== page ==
Japan resumes beef ban

Japan's Agriculture Ministry senior official Hirofumi Kugita, left, briefs reporters on a total halt to American beef imports during a press conference at the ministry in Tokyo Friday. Prime Minister Junichiro Koizumi said Friday that Japan will completely halt imports of U.S. beef after a recent shipment was found to contain parts of cattle considered at risk for mad cow disease.

The Associated Press
Published: Friday, January 20, 2006 at 1:48 p.m.
Last Modified: Friday, January 20, 2006 at 1:48 p.m.

Agriculture Department officials scrambled Friday to repair a delicate beef-trading relationship after Japan discovered a shipment containing bone that Asian countries consider at risk for mad cow disease.

Hours after Japan halted American beef imports, Agriculture Secretary Mike Johanns dispatched inspectors to Japan and sent extra inspectors to plants that sell meat to Japan. He also ordered unannounced inspections.

The government barred Brooklyn-based Atlantic Veal & Lamb, the plant that sent the shipment, from selling meat to Japan. Johanns said he would take action against the department inspector who cleared the shipment. The inspector should have noticed the problem on plant documents, Johanns said.

"This just simply should not have happened," Johanns said during a news conference at department headquarters in Washington.

Department officials said that for now, American beef is being held at Japanese ports until the United States completes a report on what happened, which Johanns intends to deliver "immediately."

Johanns said he would try to reassure other Asian countries that followed the lead of Japan, which six weeks ago ended a ban on American beef imposed after the discovery of mad cow disease in the United States in December 2003.

Exports of American beef were worth $3.9 billion in 2003; Japan alone was worth $1.4 billion. At the time, there were 95 countries that imported U.S. beef. The discovery prompted Japan and dozens of other countries to close their borders to American beef. Today there are 69 countries, not including Japan, that buy U.S. beef.

The tissue Japan found, spinal column from veal, is allowed in the American food supply because it comes from animals younger than 30 months of age. However, the agreement with Japan bars spinal column and other bone tissue.

The shipment was from veal calves younger than 6 months of age. The meat industry emphasized that Americans eat the same product with confidence. J. Patrick Boyle, president of the American Meat Institute, pointed out that mad cow disease has never been found in an animal that young.

Johanns commented just hours after Japan's prime minister, Junichiro Koizumi, said in Tokyo that his country will block imports of American beef after a recent shipment was found that may contain material considered at risk for mad cow disease.

"This is a pity given that imports had just resumed," Koizumi told reporters. "I received the agriculture minister's report with his recommendation that the imports be halted and I think it is a good idea."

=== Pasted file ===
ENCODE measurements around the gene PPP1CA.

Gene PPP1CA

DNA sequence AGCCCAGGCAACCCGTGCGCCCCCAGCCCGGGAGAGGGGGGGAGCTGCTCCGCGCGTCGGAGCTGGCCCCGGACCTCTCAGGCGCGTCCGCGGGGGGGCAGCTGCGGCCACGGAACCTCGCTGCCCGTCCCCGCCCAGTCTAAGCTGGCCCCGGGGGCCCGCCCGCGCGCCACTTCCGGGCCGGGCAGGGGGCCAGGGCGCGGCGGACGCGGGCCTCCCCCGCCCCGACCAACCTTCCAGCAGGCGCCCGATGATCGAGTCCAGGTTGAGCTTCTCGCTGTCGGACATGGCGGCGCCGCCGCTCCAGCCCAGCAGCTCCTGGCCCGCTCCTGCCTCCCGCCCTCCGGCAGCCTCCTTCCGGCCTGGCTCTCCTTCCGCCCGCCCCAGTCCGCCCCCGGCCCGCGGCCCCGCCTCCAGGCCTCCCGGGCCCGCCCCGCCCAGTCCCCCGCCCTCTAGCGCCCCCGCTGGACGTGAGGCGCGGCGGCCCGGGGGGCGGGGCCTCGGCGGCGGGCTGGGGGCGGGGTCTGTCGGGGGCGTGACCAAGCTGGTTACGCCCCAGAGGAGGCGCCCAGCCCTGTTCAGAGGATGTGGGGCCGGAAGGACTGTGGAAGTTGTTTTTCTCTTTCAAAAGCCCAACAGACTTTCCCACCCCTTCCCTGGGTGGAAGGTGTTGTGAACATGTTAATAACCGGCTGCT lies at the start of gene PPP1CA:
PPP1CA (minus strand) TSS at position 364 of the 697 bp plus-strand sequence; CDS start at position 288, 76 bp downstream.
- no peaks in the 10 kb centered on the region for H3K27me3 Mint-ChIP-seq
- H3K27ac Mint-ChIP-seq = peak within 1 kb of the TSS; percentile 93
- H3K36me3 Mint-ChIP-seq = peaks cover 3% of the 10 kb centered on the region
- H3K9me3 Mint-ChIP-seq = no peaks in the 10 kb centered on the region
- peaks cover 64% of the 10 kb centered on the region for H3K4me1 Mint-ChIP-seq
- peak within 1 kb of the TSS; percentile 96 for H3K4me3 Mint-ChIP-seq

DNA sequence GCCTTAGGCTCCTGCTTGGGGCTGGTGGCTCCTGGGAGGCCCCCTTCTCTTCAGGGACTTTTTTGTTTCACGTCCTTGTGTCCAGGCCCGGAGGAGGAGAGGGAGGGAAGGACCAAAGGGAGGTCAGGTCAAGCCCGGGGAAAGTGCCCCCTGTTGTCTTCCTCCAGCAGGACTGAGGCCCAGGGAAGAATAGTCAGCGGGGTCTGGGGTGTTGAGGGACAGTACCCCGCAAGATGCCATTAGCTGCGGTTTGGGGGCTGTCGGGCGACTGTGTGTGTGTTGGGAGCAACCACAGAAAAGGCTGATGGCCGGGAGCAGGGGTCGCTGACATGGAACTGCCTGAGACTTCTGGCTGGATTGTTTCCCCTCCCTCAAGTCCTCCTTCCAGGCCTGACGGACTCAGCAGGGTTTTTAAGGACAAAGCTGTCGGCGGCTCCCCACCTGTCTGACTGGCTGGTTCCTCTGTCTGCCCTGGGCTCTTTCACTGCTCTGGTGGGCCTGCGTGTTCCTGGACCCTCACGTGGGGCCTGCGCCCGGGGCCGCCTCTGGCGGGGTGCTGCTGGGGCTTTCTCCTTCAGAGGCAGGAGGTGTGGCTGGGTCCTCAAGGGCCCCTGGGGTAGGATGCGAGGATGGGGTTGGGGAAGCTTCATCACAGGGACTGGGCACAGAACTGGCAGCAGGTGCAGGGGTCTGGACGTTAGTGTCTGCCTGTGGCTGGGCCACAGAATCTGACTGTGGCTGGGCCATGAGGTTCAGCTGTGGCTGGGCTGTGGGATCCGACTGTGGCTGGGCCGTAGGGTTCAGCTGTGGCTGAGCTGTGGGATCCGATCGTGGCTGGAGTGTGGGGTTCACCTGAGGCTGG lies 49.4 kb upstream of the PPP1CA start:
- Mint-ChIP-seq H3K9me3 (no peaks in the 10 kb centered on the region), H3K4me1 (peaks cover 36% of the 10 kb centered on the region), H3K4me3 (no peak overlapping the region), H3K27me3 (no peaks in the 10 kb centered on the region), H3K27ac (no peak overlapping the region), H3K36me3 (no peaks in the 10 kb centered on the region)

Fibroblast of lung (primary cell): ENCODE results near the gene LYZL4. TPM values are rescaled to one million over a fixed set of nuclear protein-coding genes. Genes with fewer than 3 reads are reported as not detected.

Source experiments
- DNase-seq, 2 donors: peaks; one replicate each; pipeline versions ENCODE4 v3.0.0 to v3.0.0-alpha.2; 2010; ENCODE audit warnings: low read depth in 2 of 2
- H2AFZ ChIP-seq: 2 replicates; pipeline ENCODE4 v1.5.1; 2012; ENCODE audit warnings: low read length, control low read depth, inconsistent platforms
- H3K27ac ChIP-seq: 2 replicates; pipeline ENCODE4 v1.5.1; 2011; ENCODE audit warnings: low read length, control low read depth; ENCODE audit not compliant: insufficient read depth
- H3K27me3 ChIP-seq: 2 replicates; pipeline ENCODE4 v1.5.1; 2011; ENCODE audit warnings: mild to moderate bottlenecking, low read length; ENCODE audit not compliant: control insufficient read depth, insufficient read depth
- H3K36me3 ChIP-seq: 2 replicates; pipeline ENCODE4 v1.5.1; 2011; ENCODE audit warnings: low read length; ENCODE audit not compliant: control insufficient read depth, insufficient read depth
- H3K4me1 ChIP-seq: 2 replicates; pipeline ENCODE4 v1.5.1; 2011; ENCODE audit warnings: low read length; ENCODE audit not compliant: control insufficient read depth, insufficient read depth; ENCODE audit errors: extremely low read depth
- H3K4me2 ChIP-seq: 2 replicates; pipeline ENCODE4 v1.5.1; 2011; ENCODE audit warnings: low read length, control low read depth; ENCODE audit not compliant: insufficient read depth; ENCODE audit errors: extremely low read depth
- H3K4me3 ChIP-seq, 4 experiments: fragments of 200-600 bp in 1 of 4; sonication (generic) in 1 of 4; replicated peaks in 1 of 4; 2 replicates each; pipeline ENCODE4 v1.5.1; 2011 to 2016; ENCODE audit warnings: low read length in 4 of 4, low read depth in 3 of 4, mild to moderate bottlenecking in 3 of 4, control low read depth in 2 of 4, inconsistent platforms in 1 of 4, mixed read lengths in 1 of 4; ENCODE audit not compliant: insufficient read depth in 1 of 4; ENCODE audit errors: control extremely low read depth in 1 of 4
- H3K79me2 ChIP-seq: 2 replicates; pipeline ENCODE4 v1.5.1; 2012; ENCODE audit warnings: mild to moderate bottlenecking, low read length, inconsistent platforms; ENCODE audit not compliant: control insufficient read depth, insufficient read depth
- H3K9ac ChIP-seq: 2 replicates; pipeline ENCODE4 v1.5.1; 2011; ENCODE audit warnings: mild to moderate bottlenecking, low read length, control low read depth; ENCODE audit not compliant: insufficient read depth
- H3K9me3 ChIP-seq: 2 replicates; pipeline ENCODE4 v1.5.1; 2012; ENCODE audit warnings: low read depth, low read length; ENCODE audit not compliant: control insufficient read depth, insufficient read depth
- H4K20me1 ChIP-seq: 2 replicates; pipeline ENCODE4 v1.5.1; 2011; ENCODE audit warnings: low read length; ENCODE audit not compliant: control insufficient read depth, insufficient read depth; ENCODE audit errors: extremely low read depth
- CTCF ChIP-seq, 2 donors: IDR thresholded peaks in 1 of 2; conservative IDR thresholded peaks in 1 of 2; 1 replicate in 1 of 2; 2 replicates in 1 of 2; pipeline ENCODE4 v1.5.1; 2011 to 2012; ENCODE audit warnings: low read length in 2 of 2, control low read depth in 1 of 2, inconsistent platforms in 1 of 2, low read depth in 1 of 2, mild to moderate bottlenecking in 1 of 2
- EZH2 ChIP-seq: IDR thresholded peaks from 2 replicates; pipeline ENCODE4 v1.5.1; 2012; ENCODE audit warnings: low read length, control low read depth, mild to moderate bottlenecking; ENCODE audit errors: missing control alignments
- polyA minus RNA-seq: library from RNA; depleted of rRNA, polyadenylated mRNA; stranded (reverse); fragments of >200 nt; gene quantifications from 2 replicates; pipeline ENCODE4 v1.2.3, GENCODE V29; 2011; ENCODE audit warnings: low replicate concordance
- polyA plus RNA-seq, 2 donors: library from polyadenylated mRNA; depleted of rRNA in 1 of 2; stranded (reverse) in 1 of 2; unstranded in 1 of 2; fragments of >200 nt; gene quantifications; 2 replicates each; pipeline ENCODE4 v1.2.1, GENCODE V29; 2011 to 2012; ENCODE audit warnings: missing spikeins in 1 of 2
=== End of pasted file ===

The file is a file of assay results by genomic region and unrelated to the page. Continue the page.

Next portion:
The latest announcement came as a jarring setback for the U.S. meat industry and Bush administration officials, happening just as U.S. officials were talking optimistically of selling more beef in Asia despite some lingering import restrictions.

At the White House, presidential spokesman Scott McClellan said: "USDA is taking steps to address this matter."

The Agriculture Department just Thursday had announced that Singapore officially ended a ban on American beef, following Japan, Hong Kong and South Korea, all of which reopened their markets in the past six weeks.

"This decision adds momentum to our goal of resuming normal beef trade throughout the world," Johanns said at the time.

But on Friday, Japan's agriculture minister said he believes U.S. meat producers have already violating the agreement that allowed American beef back into Japan. Agriculture Minister Shoichi Nakagawa recommended a total halt to American beef imports if officials confirm a recent U.S meat shipment contained material at risk for the disease, a ministry spokesman said.

Johanns had said earlier that U.S. officials would continue to push trading partners to lift restrictions and allow the full range of beef considered safe under international guidelines.

Mad cow disease is the common name for bovine spongiform encephalopathy, or BSE, a degenerative nerve disease in cattle that is linked to a rare but fatal nerve disorder in humans, variant Creutzfeldt-Jakob Disease.

Singapore is allowing only boneless beef shipments and still will prohibit ribs and other bone-in products. Likewise, South Korea and Hong Kong are accepting only boneless cuts of beef from animals 30 months and younger.

The restrictions remain because officials fear that marrow and other bone tissues might be dangerous, although international guidelines say those tissues can be traded safely.

Singapore was worth nearly $5.9 million to American producers in 2003, the year before the ban. It represents a smaller market than Japan, worth $1.4 billion in 2003.

The U.S. sold beef to 95 other countries before the first U.S. case of mad cow disease in December 2003; today, 70 countries are now open to U.S. beef. A second U.S. case was confirmed in June 2005.

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